Is hard maths putting girls off physics? – A response to Katherine Birbalsingh’s statements
This guest blog is written by Kim Wegner, recent MSc Science Communication graduate from the University of the West of England (UWE), UK.
On 27 April, Katherine Birbalsingh, Social Mobility Commission Chair and Headteacher, sparked debate when she mentioned that girls didn’t like physics and were put off because of hard maths. But is this true? And what does this mean for the classroom?
It’s certain, fewer girls than boys are choosing A-level physics in the UK: In 2021, only 23% of A-level physics students were female. This number has slowly increased from 21% in 2017. Michaela Community School, of which Birbalsingh is headmistress, only has 16 per cent girls attending A-level physics classes. When asked why, Birbalsingh was quoted in The Guardian as saying: “I just think they don’t like it”, going on to say that she wasn’t going to campaign for more girls to take physics at A-level. She further added that the hard maths might be the reason “physics isn’t something girls tend to fancy”.
Several physicists have since spoken out, calling Birbalsingh’s comments damaging and discouraging for girls who like physics. Additionally, the Institute for Physics (IOP) said they were alarmed by these comments and use of stereotypes.
Why do fewer girls choose physics A-level?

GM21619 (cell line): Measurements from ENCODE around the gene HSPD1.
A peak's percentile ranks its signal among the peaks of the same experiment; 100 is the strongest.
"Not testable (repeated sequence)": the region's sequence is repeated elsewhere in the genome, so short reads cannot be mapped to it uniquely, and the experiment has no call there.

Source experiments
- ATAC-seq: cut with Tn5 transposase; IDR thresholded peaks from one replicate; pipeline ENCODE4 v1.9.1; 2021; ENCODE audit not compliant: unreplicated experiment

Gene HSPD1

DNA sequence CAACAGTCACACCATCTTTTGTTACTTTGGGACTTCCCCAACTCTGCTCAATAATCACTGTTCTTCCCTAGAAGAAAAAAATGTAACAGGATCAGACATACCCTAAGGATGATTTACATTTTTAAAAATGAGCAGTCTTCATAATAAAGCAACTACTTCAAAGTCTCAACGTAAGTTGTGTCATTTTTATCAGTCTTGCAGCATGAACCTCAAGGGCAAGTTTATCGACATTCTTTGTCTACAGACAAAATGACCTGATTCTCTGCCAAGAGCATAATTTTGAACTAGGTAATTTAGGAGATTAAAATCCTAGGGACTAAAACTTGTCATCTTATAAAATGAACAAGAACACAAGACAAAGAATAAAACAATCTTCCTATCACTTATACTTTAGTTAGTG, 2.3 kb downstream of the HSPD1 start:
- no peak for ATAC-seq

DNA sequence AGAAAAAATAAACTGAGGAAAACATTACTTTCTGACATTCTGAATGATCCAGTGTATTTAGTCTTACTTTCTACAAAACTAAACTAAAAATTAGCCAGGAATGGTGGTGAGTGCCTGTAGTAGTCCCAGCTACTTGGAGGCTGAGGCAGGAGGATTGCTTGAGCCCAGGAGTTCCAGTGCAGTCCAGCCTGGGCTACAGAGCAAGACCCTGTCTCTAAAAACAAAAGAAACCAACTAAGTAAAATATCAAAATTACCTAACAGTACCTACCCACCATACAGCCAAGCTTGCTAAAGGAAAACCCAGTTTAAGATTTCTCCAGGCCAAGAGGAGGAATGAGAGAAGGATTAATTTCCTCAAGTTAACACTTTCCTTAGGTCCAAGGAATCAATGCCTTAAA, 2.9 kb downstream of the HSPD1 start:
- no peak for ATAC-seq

The IOP has been involved in years of research looking into the reasons why fewer girls take physics at A-level. Their most recent report from 2018 concluded that external factors like gender bias often discourage girls from pursuing physics. Further research supports these statements and adds that girls and women often don’t see themselves represented in physics and don’t identify with the subject as easily as males do.
In contrast to these arguments, hard maths does not seem to be the reason fewer girls choose physics A-levels, as Birbalsingh suggested. In fact, data show mathematics is the third popular A-level subject for girls in the UK, suggesting that girls prefer maths to physics.
The prevalence of gender stereotypes in STEM
The comments by Birbalsingh have shown stereotypes relating to choice of school subjects (and professional orientation, as a consequence) are still widespread in society. This is why it’s even more important to be aware of current research and trends in education to ensure that pupils have fair and equal chances in pursuing whatever field they’re interested in without stereotypes holding them back.
While Birbalsingh rightfully said we shouldn’t force girls to choose physics, we should, however, encourage them to do so. The choice of A-level subjects and extracurricular activities does not only depend on academic performances but also socio-cultural factors like representation and a feeling of belonging. Teachers can help students feel like they belong by tackling stereotypes and encouragement when needed.
What does this mean for the classroom?
Even though gender biases are still prevalent in society, this doesn’t mean they can’t be challenged or even eradicated. Next to showing the negative effect of gender stereotypes to girls’ education, the IOP’s report also highlighted the role teachers can play in battling these stereotypes and encouraging girls to pursue physics.
Last year, Futurum published a blog post about how you can tackle stereotypes in the classroom, starting with identifying your own bias and challenging stereotypes when you come across them. Please check out the original post to learn more.